2. The cooker of claim 1, further comprising a removable drip pan set on said flanges and positioned above said insulated top surface.
3. The cooker of claim 1, further comprising an insulated removable hood.
4. The cooker of claim 3, wherein all the surfaces of said insulated deflector, the insulated end walls and side walls, the insulated tray, and the insulated removable hood are double-walled.
5. The cooker of claim 3, wherein the insulated removable hood is adapted to accommodate a spit positioned a predetermined distance above said upper portion of said cooker.
6. The cooker of claim 3, wherein
said insulated removable hook includes an upper surface with an inspection opening, and
an insulated removable cover is adapted to be positioned to enclose said inspection opening.
7. The cooker of claim 3, further comprising a spit retaining mechanism affixed to said insulated end walls.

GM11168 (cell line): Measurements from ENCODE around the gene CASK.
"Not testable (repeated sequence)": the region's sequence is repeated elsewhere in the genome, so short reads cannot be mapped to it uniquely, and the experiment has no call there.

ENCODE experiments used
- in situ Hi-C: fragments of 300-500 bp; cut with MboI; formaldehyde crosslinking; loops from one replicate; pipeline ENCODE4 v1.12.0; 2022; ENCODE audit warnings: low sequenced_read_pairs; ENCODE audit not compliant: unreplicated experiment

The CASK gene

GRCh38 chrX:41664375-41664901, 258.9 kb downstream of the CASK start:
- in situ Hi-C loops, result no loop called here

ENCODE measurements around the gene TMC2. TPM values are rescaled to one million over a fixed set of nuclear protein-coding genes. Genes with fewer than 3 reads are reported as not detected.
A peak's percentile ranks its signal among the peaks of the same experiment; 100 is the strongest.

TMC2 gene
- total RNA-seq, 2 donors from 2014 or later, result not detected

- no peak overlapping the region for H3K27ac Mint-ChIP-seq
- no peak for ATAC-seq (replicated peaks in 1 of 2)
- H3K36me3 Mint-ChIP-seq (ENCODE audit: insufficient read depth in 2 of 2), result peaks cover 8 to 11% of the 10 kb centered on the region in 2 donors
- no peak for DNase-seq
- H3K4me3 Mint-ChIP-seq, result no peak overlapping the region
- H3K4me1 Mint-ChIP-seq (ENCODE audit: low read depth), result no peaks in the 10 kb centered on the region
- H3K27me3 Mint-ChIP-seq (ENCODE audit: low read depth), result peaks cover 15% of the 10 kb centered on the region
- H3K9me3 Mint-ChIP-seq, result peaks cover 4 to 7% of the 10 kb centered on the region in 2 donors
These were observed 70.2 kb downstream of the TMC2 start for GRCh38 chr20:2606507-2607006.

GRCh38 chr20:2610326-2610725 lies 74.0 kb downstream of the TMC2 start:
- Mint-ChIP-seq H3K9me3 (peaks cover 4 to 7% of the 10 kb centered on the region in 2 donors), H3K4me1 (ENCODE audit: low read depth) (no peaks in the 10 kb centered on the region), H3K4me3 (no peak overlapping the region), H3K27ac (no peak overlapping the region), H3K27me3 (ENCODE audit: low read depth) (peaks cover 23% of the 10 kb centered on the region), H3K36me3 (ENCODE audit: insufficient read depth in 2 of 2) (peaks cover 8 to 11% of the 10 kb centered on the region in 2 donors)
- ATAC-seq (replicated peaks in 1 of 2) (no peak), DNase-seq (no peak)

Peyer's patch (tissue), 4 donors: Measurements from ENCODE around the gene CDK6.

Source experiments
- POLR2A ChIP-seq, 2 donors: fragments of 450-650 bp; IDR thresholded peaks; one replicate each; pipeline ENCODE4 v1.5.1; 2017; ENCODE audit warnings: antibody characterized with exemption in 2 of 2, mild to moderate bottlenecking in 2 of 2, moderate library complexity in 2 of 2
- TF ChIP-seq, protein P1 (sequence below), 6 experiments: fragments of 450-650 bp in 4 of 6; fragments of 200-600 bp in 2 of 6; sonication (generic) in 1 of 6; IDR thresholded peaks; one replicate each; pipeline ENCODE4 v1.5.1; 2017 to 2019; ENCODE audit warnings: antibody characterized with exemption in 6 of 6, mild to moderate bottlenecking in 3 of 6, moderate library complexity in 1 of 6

8. The cooker of claim 7, wherein said insulated removable hood includes two end walls, each having a slot to receive exposed portions of a spit and to provide venting.
9. An outdoor cooker, comprising:
a housing including insulated end walls and side walls having inner surfaces partially defining a cavity;
an insulated tray for holding a burning fuel to generate cooking heat, supported in a lower portion of said cavity of said cooker;
a grill for supporting food, supported at an opening formed in an upper portion of said cavity of said cooker above said insulated tray;
an insulated hood overlying said grill;
a closed insulated deflector positioned within said cavity and interposed between said insulated tray and said grill, said insulated deflector having an insulated upper member with opposing ends and two insulated sidewall members fixedly attached between and to said insulated end walls to form a closed air space, said insulated upper member being spaced apart and parallel to said grill, and each insulated sidewall member extending downwardly from one of said opposing ends, facing a corresponding inner surface of said insulated side walls, joining at an apex a predetermined distance above said insulated tray, and sized to extend above said opposing ends of said insulated upper member a predetermined distance forming flanges; and
a removable drip pan set on said flanges and positioned above said insulated upper member; wherein